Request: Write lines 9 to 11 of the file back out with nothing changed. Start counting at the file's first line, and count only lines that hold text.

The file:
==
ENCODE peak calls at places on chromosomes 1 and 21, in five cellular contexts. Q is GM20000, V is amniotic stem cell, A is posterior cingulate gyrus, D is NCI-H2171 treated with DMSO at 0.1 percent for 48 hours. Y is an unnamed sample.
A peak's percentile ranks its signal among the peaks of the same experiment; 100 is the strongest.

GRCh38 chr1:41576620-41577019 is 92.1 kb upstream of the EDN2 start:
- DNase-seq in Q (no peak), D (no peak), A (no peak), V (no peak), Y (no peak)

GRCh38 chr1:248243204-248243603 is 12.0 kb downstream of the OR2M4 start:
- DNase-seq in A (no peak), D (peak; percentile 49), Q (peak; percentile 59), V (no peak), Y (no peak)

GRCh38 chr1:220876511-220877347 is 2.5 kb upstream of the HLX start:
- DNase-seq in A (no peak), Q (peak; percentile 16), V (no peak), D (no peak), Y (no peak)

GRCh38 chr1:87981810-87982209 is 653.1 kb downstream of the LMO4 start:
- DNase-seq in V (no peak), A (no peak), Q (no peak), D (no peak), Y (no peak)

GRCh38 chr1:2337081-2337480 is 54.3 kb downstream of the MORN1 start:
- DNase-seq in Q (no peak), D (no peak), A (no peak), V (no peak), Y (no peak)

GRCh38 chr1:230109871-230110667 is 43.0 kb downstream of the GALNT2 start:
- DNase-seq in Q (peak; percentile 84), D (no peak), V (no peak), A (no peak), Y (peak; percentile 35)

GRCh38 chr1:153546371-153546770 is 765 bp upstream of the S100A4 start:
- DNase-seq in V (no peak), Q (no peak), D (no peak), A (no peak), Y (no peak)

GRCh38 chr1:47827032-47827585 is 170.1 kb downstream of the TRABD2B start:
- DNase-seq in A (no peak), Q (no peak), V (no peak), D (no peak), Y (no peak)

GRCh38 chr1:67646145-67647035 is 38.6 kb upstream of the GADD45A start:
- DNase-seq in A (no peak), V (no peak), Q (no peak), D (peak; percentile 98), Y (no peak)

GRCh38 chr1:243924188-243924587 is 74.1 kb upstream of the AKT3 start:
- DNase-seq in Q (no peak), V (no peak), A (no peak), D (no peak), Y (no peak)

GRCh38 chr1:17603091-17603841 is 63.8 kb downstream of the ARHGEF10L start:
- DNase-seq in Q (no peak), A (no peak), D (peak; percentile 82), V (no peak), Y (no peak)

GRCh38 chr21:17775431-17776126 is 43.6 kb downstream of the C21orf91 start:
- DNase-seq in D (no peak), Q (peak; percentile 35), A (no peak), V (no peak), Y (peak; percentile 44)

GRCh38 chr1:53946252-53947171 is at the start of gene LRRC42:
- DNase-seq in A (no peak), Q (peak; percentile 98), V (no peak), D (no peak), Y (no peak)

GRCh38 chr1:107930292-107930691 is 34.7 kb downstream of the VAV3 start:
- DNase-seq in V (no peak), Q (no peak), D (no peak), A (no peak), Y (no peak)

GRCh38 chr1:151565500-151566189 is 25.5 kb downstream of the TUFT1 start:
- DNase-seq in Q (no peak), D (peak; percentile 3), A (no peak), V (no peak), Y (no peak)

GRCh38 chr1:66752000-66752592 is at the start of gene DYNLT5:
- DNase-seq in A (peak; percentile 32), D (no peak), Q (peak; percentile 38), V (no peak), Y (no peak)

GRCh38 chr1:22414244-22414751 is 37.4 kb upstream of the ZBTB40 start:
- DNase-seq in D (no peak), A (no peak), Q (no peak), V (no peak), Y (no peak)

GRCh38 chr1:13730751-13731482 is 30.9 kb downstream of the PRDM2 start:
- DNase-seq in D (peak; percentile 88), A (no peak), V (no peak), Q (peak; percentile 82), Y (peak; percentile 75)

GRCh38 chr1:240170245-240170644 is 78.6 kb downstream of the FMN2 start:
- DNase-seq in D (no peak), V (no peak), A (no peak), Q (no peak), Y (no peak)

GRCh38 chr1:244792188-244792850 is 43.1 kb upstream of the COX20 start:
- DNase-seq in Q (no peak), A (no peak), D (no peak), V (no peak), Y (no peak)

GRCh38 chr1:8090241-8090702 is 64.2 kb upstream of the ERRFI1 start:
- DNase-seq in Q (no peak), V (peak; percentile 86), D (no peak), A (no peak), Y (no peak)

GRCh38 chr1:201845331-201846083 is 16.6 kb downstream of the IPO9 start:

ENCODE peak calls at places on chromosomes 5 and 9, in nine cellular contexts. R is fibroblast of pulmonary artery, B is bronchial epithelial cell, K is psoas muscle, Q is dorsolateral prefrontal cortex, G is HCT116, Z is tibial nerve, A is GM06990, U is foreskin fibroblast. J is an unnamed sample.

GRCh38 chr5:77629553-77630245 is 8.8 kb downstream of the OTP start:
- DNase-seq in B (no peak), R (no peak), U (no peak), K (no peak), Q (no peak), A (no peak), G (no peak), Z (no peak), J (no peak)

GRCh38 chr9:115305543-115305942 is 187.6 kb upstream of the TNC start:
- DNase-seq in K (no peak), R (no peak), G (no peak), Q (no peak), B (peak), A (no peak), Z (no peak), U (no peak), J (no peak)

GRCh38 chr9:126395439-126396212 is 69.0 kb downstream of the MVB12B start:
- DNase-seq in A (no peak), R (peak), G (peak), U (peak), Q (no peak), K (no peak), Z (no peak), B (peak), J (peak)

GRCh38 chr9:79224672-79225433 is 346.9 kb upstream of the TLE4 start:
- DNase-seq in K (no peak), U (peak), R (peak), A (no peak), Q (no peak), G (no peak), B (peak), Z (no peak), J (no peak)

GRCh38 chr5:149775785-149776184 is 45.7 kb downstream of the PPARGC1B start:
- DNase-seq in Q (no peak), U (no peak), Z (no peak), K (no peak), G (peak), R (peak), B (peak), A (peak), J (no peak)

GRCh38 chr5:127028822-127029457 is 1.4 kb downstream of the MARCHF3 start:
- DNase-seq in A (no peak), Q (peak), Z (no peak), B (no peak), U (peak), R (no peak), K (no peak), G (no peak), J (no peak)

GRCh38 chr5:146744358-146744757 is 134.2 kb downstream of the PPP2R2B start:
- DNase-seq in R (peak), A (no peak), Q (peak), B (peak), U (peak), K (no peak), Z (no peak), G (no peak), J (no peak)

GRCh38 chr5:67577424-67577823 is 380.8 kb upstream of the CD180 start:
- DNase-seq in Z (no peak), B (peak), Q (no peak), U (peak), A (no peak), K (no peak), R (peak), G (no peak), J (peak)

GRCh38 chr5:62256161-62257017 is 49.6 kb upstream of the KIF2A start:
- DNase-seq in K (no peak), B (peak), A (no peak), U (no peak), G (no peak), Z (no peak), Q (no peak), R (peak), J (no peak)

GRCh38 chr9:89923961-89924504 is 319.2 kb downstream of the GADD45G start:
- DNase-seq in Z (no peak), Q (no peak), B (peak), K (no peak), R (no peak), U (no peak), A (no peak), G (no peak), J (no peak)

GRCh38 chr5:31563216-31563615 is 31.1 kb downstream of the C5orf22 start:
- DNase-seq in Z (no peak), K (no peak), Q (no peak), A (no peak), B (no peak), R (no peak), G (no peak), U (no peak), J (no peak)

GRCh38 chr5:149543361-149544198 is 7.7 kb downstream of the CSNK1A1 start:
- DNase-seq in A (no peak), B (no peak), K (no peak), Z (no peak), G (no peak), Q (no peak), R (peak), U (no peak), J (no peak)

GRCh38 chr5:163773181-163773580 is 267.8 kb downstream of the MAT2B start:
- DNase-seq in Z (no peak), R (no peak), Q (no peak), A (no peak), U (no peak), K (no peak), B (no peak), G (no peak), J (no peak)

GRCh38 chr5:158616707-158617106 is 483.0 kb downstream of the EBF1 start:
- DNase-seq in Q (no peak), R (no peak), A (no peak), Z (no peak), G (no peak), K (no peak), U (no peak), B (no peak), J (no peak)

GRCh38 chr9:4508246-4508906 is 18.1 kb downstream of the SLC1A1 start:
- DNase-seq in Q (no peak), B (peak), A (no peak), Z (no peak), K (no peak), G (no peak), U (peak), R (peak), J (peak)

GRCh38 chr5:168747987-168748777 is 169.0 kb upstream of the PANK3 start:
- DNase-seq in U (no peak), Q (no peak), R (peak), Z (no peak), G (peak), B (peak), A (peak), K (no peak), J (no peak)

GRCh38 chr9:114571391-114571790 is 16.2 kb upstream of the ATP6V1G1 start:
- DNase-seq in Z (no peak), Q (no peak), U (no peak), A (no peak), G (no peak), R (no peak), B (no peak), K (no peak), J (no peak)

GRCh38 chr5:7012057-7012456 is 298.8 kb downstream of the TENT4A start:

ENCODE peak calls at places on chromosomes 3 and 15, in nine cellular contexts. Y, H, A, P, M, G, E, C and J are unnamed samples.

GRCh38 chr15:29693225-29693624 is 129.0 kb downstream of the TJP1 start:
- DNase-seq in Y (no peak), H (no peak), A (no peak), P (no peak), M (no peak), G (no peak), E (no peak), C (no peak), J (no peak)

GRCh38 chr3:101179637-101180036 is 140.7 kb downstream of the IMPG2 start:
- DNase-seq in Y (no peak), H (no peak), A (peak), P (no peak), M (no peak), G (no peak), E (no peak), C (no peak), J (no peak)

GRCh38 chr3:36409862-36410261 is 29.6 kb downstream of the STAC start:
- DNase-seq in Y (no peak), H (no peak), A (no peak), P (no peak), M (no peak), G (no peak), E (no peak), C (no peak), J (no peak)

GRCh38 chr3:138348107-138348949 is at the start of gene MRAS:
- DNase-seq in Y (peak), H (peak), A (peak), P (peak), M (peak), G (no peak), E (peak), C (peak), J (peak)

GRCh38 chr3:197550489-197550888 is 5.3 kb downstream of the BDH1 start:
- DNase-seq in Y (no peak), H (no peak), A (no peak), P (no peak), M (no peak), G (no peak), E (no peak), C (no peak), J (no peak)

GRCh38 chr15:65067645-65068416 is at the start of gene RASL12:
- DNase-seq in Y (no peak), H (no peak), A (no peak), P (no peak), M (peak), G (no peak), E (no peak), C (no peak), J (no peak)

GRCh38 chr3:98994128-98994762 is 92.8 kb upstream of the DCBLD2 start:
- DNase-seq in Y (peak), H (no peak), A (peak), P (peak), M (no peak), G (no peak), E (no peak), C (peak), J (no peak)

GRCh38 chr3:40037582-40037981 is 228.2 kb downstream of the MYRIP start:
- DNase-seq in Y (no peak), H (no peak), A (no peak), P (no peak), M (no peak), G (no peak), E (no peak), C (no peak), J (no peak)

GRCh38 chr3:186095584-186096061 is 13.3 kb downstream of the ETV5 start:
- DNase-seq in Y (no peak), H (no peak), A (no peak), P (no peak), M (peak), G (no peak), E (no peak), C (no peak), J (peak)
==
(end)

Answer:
GRCh38 chr1:87981810-87982209 is 653.1 kb downstream of the LMO4 start:
- DNase-seq in V (no peak), A (no peak), Q (no peak), D (no peak), Y (no peak)

GRCh38 chr1:2337081-2337480 is 54.3 kb downstream of the MORN1 start: